Under the agreement, the company committed to have 1,350 employees at the 218,000-square-foot facility by the end of 2012, or pay the city a penalty under the incentives clawback provision.
The city has yet to determine what HP might owe under the clawback, and likely won’t until late this year because the agreement gives the company until December 2013 to submit appropriate reports.
The incentives included: a 50-year lease of 17 acres of city land appraised at $595,203 to HP for $1 a year; waivers for impact and other fees; and reimbursement of grading costs.
The company employed 860 people on Monday when it notified employees that 200 jobs will be cut by Oct. 31 in Rio Rancho as part of a worldwide restructuring.
“It is a complicated formula, but it’s not going to be millions of dollars,” said Rio Rancho Mayor Tom Swisstack.
Figures provided by the city in August showed HP would have paid a penalty of about $16,500 if it missed the 2012 hiring goal by 10 percent.
“I can’t disclose any specifics,” HP spokesman Michael Thacker told the Journal. “I can just say we are abiding by the terms of that contract and we are continuing to work with the mayor’s office.”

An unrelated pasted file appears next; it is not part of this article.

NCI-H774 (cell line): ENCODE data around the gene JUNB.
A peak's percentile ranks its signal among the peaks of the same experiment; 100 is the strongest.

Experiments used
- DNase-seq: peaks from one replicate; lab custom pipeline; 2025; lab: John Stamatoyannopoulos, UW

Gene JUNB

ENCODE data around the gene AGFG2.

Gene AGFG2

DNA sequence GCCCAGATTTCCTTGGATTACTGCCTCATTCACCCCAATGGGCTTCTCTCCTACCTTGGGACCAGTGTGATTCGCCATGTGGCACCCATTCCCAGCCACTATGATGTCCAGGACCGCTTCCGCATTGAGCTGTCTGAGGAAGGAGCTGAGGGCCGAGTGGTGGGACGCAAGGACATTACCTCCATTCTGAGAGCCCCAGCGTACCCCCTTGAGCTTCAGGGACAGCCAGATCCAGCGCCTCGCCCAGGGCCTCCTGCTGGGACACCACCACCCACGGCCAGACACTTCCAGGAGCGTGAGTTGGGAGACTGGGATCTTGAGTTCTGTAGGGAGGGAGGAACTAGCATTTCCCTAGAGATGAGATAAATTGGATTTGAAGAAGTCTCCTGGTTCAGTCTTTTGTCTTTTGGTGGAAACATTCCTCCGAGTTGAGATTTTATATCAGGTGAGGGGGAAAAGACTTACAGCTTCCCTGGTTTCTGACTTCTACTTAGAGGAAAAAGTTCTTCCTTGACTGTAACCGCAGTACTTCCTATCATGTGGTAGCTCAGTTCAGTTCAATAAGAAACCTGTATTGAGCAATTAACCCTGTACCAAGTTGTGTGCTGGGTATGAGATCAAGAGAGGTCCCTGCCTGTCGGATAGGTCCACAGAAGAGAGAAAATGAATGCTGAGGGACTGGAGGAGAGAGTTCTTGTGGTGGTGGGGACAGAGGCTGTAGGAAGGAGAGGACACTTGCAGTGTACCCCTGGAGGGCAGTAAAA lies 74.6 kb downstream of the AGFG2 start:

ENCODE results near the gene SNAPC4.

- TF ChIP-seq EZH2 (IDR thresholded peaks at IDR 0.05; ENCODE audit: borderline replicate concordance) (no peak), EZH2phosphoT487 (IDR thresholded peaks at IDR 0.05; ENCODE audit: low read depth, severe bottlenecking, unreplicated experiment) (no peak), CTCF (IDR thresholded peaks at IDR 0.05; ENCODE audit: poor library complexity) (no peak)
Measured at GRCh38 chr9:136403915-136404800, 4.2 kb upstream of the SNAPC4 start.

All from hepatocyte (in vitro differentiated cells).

Swisstack told the Journal on Tuesday that employment at the center, which opened in December 2009, peaked at about 1,150 in 2011.
The Rio Rancho center experienced some layoffs last summer, not long after HP announced it would be slashing 8 percent of its 350,000 employees worldwide. Some former employee reports suggested dozens were laid off in Rio Rancho but HP did not offer details. Swisstack said Monday’s layoffs would be in addition to whatever number of jobs were lost last summer.
HP wasn’t much more forthcoming this week.
“In May 2012, HP announced a restructuring plan designed to simplify business processes, accelerate innovation and deliver better results for customers, employees and stockholders,” the company said in a statement. “As part of that plan and in an effort to drive efficiencies, it was announced on Jan. 7 that all Customer Solution Center support currently delivered from Rio Rancho will be transitioned to Alpharetta, Ga.”
Thacker said the timing of the cuts announced Monday had nothing to do with 2012 employment levels or trying to minimize clawback penalties.
The affected workers provide support to HP’s enterprise group, which is part of the company that sells servers, storage, networking and like, “not necessarily consumer products,” he said.
Swisstack, who called HP a good corporate member of the community, said the employees hold highly technical positions and make an average of $50,000 a year. He said the city would work with the state’s Workforce Solutions to see if a job fair could be held to help find them new jobs.
Swisstack said Monday’s announcement caught him off guard.
“I was very surprised. I was very saddened,” he said. “I never want to see people losing their jobs anytime, but in particular, during this tough economic time.”
— This article appeared on page A1 of the Albuquerque Journal